And, yes, in spite of my overall reaction to the book, it's a marvelous story. As I finished the book, I realized I was glad to have read it, but what a shame it lacks any literary finesse. From the very first chapter, I found myself nodding off, quickly flipping to the table of contents to figure out how many chapters I'd need to read each night in order to finish in time for the book group discussion. I plodded along, marking pages with sticky notes (over two dozen), hoping that I wasn't the only member in the group struggling through the book. I enjoy reading nonfiction, as it never fails to teach me something, but at the same time it can be intimidating and can sometimes (especially when history and politics are involved) make me feel like a complete idiot.

So, I came away from this reading experience with a little more knowledge about the conflicts in the Middle East than I had going in, but I certainly wouldn't want to be quizzed on any of that information! I have a strong admiration for Greg Mortenson and all he's done as a humanitarian. His passion to help educate the children of Pakistan and Afghanistan is truly heroic. And I don't use this term loosely. The man sacrificed years with his wife and children, traveling alone to Pakistan at least 27 times for months at a time, taking only a meager annual salary of $28,000. But it wasn't just the financial burden and time away from family: Mortenson was kidnapped, probably by mujahadeen, and held captive for six days. He was also caught in the crossfire of a turf war between opium smugglers. I'd like to see a sports hero try to do accomplish all Mortenson has done, while facing life-and-death obstacles such as these. If you still aren't sure of his heroic worthiness, just take a look at all the awards he's won:

Humanitarian Awards:

1975 US Army Commendation medal
1998 American Alpine Club David Brower Conservation Award
2002 Peacemaker Award from Montana Community Mediation Center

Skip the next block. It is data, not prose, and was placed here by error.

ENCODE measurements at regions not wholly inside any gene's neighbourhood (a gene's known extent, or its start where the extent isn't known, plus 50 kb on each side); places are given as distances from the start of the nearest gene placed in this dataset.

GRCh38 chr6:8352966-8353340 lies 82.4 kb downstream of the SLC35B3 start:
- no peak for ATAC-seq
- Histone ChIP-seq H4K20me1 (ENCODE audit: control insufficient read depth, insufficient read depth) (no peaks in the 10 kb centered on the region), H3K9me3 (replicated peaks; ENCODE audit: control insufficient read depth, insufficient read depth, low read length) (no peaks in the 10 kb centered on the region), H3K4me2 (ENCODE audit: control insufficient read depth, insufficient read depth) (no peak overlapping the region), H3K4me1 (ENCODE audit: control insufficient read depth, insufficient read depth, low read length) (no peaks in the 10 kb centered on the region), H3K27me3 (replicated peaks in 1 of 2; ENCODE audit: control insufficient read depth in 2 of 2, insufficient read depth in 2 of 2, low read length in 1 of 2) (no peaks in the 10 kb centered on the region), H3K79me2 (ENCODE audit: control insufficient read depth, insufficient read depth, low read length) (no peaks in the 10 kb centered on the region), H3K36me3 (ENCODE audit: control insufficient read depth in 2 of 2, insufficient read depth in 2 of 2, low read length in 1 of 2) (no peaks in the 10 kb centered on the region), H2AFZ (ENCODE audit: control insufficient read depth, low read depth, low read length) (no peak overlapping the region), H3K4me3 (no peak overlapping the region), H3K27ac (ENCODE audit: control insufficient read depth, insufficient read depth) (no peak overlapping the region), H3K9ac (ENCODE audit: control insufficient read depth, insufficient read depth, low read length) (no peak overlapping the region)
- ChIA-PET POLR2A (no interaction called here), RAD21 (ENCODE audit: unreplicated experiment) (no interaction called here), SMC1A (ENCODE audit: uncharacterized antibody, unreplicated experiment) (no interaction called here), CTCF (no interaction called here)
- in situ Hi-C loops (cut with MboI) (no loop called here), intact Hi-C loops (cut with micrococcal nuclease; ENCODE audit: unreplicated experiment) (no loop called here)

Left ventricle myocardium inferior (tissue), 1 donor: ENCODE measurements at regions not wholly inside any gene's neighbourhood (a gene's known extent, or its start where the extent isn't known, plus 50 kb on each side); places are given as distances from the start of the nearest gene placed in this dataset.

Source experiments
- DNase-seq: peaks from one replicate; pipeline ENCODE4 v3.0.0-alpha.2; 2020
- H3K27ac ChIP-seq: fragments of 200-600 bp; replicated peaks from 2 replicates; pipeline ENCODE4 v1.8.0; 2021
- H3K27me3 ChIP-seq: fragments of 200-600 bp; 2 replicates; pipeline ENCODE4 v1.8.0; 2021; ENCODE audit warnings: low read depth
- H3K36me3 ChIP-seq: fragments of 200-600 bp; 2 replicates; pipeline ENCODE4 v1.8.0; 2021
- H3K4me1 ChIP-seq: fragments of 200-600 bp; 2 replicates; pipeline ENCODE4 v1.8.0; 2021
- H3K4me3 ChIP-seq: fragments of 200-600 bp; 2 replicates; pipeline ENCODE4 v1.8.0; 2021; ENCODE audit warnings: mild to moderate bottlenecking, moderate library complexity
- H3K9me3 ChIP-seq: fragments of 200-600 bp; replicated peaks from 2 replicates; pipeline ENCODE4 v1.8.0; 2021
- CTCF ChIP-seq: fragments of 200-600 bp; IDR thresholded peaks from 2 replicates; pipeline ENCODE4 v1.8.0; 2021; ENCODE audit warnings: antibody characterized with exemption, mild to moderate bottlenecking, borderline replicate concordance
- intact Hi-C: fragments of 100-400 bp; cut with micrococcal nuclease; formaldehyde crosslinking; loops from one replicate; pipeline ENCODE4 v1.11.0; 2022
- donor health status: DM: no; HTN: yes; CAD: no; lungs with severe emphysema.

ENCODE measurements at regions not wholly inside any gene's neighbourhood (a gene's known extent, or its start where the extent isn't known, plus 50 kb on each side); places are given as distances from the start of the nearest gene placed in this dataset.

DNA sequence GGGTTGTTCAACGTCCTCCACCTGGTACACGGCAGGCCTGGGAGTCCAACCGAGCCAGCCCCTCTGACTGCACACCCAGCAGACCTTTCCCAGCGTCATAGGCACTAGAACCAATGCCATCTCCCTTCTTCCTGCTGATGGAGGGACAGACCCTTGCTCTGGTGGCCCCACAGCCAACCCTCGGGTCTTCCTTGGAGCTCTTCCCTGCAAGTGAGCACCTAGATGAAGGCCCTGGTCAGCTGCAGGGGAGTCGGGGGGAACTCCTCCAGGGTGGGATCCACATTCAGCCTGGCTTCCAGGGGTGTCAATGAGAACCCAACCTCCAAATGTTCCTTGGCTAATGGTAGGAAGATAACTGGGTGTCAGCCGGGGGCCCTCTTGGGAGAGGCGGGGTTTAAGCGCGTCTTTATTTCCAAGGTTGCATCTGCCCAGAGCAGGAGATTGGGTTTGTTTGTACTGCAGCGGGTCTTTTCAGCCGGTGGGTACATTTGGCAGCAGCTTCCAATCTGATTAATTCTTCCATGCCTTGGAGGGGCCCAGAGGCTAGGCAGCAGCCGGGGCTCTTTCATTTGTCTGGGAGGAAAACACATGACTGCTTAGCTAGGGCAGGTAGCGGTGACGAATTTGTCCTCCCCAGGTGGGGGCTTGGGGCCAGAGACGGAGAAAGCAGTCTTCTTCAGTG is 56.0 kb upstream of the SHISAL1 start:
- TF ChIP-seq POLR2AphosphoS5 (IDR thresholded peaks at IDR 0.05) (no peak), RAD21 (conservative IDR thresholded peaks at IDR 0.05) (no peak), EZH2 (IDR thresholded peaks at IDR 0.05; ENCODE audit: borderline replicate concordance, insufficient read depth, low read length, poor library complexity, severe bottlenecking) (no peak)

2003 Climbing Magazine "Golden Piton Award" for humanitarian effort
2003 Vincent Lombardi Champion Award for humanitarian service
2003 Peacemaker of the Year" Benedictine Monks, Santa Fe , NM
2003 Outdoor Person of the Year - Outdoor Magazine
2003 Salzburg Seminar fellow, sponsored by Microsoft "Closing Gender Gap with Education"
2004 Freedom Forum "Free Spirit Award" - National Press Club, DC
2004 Jeanette Rankin Peace Award - Institute for Peace
2004 e-Town Achievement Award – NPR radio (Boulder 12/2004)
2005 Men's Journal 'Anti-Terror' Award by Senator John McCain
2005 Red Cross “Humanitarian of The Year” Montana
2006 University of South Dakota Alumni Achievement Award (Graduation Commencement Speaker)
2006 Golden Fleur-de-lis Award from Comune Firenze , Italy
2007 Medical Education Hall of Fame Award, Toledo , Ohio
2007 Brookdale Community College (NJ) - Global Humanitarian Award (Feb)
2007 Rotary International - Paul Harris Award
2007 Mountain Institute - Award for Excellence in Mountain Communities
2007 The Dayton Literary Peace Prize
2007 Kiriyama Award - Nonfiction book contributing to Pacific Rim peace and awareness
2007 Mountain Institute - Excellence in Mountain Community Service Award (Nov)
2008 Citizen Center for Diplomacy - National Award for Citizen Diplomacy
2008 Courage of Conscience Award
2008 Graven Award - Wartburg College, IA
2008 National Award for Citizen Diplomacy - Citizen Center for Diplomacy
2009 Academy of Achievement Award

Mortenson doesn't just build schools. He has also created Women's Vocational Centers, as well as working to bring clean water to the villages. It came as no surprise to read that Mother Teresa was one of his heroes.